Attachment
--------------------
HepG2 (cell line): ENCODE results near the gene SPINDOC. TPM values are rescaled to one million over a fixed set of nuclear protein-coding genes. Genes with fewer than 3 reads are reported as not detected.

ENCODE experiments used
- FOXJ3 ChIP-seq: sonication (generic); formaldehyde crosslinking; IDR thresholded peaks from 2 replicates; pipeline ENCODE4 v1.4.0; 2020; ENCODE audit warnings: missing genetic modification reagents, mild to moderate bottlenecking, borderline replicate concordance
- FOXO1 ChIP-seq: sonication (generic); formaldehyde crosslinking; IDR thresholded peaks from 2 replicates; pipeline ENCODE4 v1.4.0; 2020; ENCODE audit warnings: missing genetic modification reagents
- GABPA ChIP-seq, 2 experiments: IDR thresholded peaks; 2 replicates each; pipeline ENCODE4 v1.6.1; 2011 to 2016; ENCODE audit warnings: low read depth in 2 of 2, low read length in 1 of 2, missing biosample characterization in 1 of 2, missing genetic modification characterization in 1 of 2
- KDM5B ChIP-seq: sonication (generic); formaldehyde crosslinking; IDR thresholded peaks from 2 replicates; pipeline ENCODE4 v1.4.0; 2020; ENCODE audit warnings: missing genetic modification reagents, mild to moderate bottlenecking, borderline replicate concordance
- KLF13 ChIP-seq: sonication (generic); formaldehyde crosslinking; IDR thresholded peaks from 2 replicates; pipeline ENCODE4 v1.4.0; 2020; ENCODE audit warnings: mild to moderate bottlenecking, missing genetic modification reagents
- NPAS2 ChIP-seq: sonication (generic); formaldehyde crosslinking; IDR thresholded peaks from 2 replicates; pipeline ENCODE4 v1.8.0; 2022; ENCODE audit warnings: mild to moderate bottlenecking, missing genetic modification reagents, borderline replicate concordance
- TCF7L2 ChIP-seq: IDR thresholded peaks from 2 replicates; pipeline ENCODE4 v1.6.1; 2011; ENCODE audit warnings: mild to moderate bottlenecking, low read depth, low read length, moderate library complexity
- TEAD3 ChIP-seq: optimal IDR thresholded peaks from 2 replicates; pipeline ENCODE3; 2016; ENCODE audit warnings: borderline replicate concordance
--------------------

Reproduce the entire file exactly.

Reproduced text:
HepG2 (cell line): ENCODE results near the gene SPINDOC. TPM values are rescaled to one million over a fixed set of nuclear protein-coding genes. Genes with fewer than 3 reads are reported as not detected.

ENCODE experiments used
- FOXJ3 ChIP-seq: sonication (generic); formaldehyde crosslinking; IDR thresholded peaks from 2 replicates; pipeline ENCODE4 v1.4.0; 2020; ENCODE audit warnings: missing genetic modification reagents, mild to moderate bottlenecking, borderline replicate concordance
- FOXO1 ChIP-seq: sonication (generic); formaldehyde crosslinking; IDR thresholded peaks from 2 replicates; pipeline ENCODE4 v1.4.0; 2020; ENCODE audit warnings: missing genetic modification reagents
- GABPA ChIP-seq, 2 experiments: IDR thresholded peaks; 2 replicates each; pipeline ENCODE4 v1.6.1; 2011 to 2016; ENCODE audit warnings: low read depth in 2 of 2, low read length in 1 of 2, missing biosample characterization in 1 of 2, missing genetic modification characterization in 1 of 2
- KDM5B ChIP-seq: sonication (generic); formaldehyde crosslinking; IDR thresholded peaks from 2 replicates; pipeline ENCODE4 v1.4.0; 2020; ENCODE audit warnings: missing genetic modification reagents, mild to moderate bottlenecking, borderline replicate concordance
- KLF13 ChIP-seq: sonication (generic); formaldehyde crosslinking; IDR thresholded peaks from 2 replicates; pipeline ENCODE4 v1.4.0; 2020; ENCODE audit warnings: mild to moderate bottlenecking, missing genetic modification reagents
- NPAS2 ChIP-seq: sonication (generic); formaldehyde crosslinking; IDR thresholded peaks from 2 replicates; pipeline ENCODE4 v1.8.0; 2022; ENCODE audit warnings: mild to moderate bottlenecking, missing genetic modification reagents, borderline replicate concordance
- TCF7L2 ChIP-seq: IDR thresholded peaks from 2 replicates; pipeline ENCODE4 v1.6.1; 2011; ENCODE audit warnings: mild to moderate bottlenecking, low read depth, low read length, moderate library complexity
- TEAD3 ChIP-seq: optimal IDR thresholded peaks from 2 replicates; pipeline ENCODE3; 2016; ENCODE audit warnings: borderline replicate concordance